9 July 2019

Authentic leadership benefits from mindfulness

Mindfulness can help managers to develop authentic leadership. Researchers at Maastricht University and Kühne Logistics University in Hamburg have discovered that managers’ authentic leadership increased after a mindfulness intervention. The intervention also had a positive effect on employees’ justice perceptions. The Maastricht researchers’ findings were recently published in the Journal of Business and Psychology.
 

Authentic leadership

Leadership plays an important role in daily life. Many of the recent scandals at large companies can be attributed to irresponsible behaviour on the part of their top executives. Since then, many organisations have gone in search of a more positive and ethical type of leadership.

One of these alternatives is known as ‘authentic leadership’. ‘It’s very important not to confuse this term with authenticity,’ says lead researcher Dr Annika Nübold of Maastricht University. ‘You can be a very authentic but unpleasant person. Authentic leadership is mainly about self-awareness, transparency in relationships, taking account of different perspectives, and an ethical attitude. The scientific literature shows that authentic leadership has a positive impact on employees’ commitment, productivity and wellbeing.’ The Maastricht researchers therefore set out to answer the questions ‘What are personal predictors of authentic leadership and how can you promote it?’
 

Mindfulness

To find the answers, the research team turned to mindfulness. ‘Mindfulness is a very good match with authentic leadership,’ Annika Nübold says. ‘It’s about adopting an attentive, non-judgemental awareness of the present moment and also about being aware of the world around you. This is why we wanted to see if mindfulness can contribute to promoting authentic leadership.’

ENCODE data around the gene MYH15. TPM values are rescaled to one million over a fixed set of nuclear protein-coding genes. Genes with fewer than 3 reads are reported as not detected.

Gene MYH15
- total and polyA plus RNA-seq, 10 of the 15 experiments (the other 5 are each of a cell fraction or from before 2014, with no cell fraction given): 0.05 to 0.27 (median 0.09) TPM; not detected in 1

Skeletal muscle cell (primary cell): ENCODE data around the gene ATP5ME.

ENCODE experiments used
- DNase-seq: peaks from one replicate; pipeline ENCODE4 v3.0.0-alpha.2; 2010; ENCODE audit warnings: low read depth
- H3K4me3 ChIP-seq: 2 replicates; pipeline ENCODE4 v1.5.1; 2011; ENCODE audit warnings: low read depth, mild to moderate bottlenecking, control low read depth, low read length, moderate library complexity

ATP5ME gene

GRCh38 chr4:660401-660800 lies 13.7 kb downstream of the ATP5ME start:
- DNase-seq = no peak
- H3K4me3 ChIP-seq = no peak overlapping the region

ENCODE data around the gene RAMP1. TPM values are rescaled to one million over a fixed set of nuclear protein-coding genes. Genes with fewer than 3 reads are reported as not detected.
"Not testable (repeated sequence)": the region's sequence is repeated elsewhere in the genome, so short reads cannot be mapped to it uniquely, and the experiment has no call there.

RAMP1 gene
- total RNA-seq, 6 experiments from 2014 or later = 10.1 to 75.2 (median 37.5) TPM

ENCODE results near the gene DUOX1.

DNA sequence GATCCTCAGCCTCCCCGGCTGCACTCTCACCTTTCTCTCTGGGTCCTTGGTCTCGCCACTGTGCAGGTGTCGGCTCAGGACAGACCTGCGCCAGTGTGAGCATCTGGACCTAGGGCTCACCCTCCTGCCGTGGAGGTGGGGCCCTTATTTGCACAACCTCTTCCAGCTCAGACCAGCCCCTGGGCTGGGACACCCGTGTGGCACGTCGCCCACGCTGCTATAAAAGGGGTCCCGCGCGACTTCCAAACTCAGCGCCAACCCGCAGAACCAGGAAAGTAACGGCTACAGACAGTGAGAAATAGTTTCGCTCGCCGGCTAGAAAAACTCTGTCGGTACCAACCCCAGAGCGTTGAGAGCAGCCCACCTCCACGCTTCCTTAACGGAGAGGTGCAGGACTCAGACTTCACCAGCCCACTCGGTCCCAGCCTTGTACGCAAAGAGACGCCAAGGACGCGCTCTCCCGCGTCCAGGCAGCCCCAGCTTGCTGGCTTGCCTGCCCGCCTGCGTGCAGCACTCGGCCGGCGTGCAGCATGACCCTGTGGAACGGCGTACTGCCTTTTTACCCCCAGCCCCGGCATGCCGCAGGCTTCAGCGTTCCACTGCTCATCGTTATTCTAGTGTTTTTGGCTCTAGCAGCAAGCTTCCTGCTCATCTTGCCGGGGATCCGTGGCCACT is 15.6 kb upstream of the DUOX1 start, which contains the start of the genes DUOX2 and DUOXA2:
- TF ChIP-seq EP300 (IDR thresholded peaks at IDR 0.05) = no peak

In an initial study of 209 leaders, the researchers found a positive relation between mindfulness in leaders as a naturally occurring trait and authentic leadership. In a second study, they wanted to test whether leaders can also improve their authentic leadership through a mindfulness intervention. The researchers recruited 173 pairs of leaders and followers from countries including Germany, the Netherlands, Serbia and the United States. Half of the leaders then used the mindfulness app produced by the US-British company Headspace for a period of 30 days. At the end of the training period, authentic leadership was more strongly evident in this intervention group, both in their own eyes and according to their employees.

‘Organisations can therefore benefit from selecting leaders who have a high level of mindfulness or training leaders in authentic leadership using mindfulness interventions,’ Annika Nübold concludes. ‘Also leadership development programmes could integrate mindfulness training, so that authentic leadership can be trained and developed in a sustainable way.’